NYTimes: The Hidden Cost of Trading Stocks


There’s no escaping the conclusion that the stock market is not a level playing field where all investors, large and small, have an equal shot at a fair deal.

A recent groundbreaking study found that undetected insider trading occurs in a stunning one-fourth of public-company deals. Experts have long debated the pros and cons of high-frequency trading, another pervasive practice, but there is no doubt that it gives superfast traders the jump on others in trading stocks. And the very idea of trading on a public exchange, where stock prices and trading volumes are visible to all, is being eclipsed by private trading of public stocks in off-exchange venues, called dark pools, usually operated by banks. 

These are not the only ways in which big market players make money at the expense of other investors. The Senate Permanent Subcommittee on Investigations recently held a hearing on “maker-taker” pricing in which stock exchanges pay rebates to brokers for sending them buy-and-sell orders. The practice has been around for years, as a growing number of exchanges — there are now 11 public exchanges in the United States — have battled for business. What is new is the compelling evidence that the rebates are corrupting. 

Under federal trading rules, brokers must provide “best execution,” which usually means finding the best stock prices for clients who pay them to buy and sell shares. But the rules also recognize that for some trades, getting the best price is only one part of best execution; the speed, size and cost of a trade must also be considered.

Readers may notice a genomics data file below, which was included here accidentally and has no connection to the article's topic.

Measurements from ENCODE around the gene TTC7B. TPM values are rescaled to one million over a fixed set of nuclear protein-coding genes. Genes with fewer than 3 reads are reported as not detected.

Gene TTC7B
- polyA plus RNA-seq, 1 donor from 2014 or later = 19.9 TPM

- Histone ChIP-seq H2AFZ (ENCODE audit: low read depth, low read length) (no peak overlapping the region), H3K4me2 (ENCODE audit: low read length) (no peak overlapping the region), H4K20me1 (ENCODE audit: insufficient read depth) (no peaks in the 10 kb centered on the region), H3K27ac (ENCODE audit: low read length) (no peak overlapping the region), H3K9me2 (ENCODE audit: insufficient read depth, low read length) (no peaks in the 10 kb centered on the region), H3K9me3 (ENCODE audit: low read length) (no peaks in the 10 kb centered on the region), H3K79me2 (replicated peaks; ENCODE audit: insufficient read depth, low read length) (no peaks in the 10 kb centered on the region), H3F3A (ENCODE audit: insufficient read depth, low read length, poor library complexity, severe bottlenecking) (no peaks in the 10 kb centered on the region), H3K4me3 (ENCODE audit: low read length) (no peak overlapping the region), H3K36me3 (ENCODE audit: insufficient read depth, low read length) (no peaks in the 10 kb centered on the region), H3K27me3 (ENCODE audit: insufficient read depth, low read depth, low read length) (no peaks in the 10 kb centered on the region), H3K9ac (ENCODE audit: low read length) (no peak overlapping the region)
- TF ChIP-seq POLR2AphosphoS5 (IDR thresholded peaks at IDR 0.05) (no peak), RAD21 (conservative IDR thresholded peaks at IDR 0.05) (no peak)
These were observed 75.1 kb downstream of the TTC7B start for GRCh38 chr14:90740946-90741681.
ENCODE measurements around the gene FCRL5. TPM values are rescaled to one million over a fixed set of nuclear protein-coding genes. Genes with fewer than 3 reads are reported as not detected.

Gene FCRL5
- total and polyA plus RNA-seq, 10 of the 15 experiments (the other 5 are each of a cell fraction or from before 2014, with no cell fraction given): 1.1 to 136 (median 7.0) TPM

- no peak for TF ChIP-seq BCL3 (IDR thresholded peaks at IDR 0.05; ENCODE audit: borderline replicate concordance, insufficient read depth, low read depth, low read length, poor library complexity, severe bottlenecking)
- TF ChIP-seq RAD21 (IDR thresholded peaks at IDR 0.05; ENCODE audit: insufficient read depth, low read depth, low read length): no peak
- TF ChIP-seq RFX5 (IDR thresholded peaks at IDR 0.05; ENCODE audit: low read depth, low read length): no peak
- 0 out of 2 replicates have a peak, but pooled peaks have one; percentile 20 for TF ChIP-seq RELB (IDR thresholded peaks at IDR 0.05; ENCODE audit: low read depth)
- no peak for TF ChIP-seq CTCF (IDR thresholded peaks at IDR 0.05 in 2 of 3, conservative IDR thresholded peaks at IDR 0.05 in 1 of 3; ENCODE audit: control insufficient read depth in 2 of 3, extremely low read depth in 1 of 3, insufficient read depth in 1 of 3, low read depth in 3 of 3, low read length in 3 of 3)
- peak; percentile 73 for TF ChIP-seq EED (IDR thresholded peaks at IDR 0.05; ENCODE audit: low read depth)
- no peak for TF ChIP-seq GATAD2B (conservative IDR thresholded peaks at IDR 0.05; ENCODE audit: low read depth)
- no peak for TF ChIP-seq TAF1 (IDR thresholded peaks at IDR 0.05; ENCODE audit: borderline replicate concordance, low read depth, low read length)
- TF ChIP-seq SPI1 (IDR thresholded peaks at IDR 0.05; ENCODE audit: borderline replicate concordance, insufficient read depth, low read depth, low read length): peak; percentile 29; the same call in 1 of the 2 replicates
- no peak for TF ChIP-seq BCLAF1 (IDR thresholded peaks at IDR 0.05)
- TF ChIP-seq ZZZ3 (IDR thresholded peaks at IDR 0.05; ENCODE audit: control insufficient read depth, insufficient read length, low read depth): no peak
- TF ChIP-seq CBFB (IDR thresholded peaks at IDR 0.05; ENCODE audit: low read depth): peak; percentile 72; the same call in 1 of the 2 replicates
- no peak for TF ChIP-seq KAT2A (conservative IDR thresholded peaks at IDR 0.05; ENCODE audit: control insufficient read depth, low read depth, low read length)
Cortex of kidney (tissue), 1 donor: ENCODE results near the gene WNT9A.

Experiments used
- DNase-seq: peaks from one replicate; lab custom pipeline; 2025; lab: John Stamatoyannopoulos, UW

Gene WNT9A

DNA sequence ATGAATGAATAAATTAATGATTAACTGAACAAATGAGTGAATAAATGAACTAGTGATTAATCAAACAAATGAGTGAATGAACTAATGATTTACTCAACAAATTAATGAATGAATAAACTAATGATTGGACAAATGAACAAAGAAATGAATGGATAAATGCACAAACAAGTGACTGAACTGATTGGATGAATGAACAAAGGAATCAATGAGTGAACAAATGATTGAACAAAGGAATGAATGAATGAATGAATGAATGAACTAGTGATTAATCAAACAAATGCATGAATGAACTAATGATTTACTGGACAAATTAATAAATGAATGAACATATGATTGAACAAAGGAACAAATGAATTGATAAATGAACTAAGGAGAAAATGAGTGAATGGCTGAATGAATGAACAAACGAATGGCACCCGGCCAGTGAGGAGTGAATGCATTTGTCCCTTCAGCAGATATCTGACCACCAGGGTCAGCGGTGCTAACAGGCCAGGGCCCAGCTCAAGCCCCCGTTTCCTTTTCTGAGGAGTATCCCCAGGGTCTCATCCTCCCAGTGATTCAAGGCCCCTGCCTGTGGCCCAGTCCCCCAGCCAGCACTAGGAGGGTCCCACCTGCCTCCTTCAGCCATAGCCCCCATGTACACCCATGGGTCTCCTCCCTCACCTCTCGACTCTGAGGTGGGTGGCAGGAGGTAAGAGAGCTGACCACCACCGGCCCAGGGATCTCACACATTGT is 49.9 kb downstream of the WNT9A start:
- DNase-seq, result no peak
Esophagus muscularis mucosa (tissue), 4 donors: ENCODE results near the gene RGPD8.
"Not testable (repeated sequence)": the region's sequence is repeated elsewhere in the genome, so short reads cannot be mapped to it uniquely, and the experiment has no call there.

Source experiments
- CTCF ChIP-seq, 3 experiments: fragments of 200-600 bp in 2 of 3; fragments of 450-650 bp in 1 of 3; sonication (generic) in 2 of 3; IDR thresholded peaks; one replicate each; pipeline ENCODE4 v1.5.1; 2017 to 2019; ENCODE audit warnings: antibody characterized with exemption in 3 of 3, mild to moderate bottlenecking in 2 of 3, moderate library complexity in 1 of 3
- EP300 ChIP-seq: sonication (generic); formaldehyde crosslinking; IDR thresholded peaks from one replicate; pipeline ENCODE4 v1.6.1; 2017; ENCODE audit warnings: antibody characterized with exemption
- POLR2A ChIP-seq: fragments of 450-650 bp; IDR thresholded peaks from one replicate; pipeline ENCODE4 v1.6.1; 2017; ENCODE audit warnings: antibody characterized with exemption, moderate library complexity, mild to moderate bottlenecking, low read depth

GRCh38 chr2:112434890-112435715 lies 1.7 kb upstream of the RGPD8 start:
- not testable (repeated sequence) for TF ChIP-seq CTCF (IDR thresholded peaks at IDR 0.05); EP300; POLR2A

Research presented at the Senate hearing showed that under the guise of making subjective judgments about best execution, brokers were routinely sending orders to venues that paid the highest rebates. 

In the last quarter of 2012, for example, the brokerage TD Ameritrade sent all nonmarketable customer orders — those that can’t be completed immediately based on the market price — to the one exchange that paid the highest rebate. In the first quarter of 2014, it sent nonmarketable orders to two venues that paid the highest rebates. 

Senator Carl Levin, the subcommittee chairman, rightly called it “a frankly pretty incredible coincidence” that the firm’s judgment on best execution for tens of millions of customers had invariably led it to use the venues that paid the highest rebates. Under questioning, Steven Quirk, an executive of TD Ameritrade, conceded that in the trades cited by Mr. Levin the firm had virtually always used exchanges that paid the most. He also estimated that the firm made $80 million last year from maker-taker rebates. 

Meanwhile, many brokerages promote their low trading costs. But the fees to trade stocks do not include the hidden costs that are incurred when investors don’t get the best price. A study from 2012 estimated that rebates cost individual investors, mutual funds and pension funds as much as $5 billion a year. 

Securities regulators clearly need to better enforce the best execution requirements on brokers, and require better disclosure on brokers’ routing decisions and the rebates they earn. If Congress won’t provide more resources for enforcement, rebates need to be passed along to the customer or eliminated altogether

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